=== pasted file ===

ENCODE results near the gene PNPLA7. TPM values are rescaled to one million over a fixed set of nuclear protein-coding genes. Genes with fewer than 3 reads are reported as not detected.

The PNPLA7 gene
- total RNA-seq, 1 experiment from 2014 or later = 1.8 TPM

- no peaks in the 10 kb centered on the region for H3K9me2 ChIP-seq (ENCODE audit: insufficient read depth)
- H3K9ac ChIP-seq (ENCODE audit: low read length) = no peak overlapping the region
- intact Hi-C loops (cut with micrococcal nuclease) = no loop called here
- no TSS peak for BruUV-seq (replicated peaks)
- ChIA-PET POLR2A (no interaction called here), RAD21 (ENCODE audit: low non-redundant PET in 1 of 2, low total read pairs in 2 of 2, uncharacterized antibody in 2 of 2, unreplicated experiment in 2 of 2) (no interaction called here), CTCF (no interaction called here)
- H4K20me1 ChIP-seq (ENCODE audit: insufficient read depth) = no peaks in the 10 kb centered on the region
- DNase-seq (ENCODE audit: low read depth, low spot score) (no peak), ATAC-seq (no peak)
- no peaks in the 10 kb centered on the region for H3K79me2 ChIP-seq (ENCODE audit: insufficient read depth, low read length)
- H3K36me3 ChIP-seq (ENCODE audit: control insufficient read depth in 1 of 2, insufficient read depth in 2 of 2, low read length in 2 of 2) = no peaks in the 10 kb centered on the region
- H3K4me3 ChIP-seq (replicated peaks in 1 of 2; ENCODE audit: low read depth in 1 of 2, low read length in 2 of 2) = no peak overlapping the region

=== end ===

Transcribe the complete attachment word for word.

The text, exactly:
ENCODE results near the gene PNPLA7. TPM values are rescaled to one million over a fixed set of nuclear protein-coding genes. Genes with fewer than 3 reads are reported as not detected.

The PNPLA7 gene
- total RNA-seq, 1 experiment from 2014 or later = 1.8 TPM

- no peaks in the 10 kb centered on the region for H3K9me2 ChIP-seq (ENCODE audit: insufficient read depth)
- H3K9ac ChIP-seq (ENCODE audit: low read length) = no peak overlapping the region
- intact Hi-C loops (cut with micrococcal nuclease) = no loop called here
- no TSS peak for BruUV-seq (replicated peaks)
- ChIA-PET POLR2A (no interaction called here), RAD21 (ENCODE audit: low non-redundant PET in 1 of 2, low total read pairs in 2 of 2, uncharacterized antibody in 2 of 2, unreplicated experiment in 2 of 2) (no interaction called here), CTCF (no interaction called here)
- H4K20me1 ChIP-seq (ENCODE audit: insufficient read depth) = no peaks in the 10 kb centered on the region
- DNase-seq (ENCODE audit: low read depth, low spot score) (no peak), ATAC-seq (no peak)
- no peaks in the 10 kb centered on the region for H3K79me2 ChIP-seq (ENCODE audit: insufficient read depth, low read length)
- H3K36me3 ChIP-seq (ENCODE audit: control insufficient read depth in 1 of 2, insufficient read depth in 2 of 2, low read length in 2 of 2) = no peaks in the 10 kb centered on the region
- H3K4me3 ChIP-seq (replicated peaks in 1 of 2; ENCODE audit: low read depth in 1 of 2, low read length in 2 of 2) = no peak overlapping the region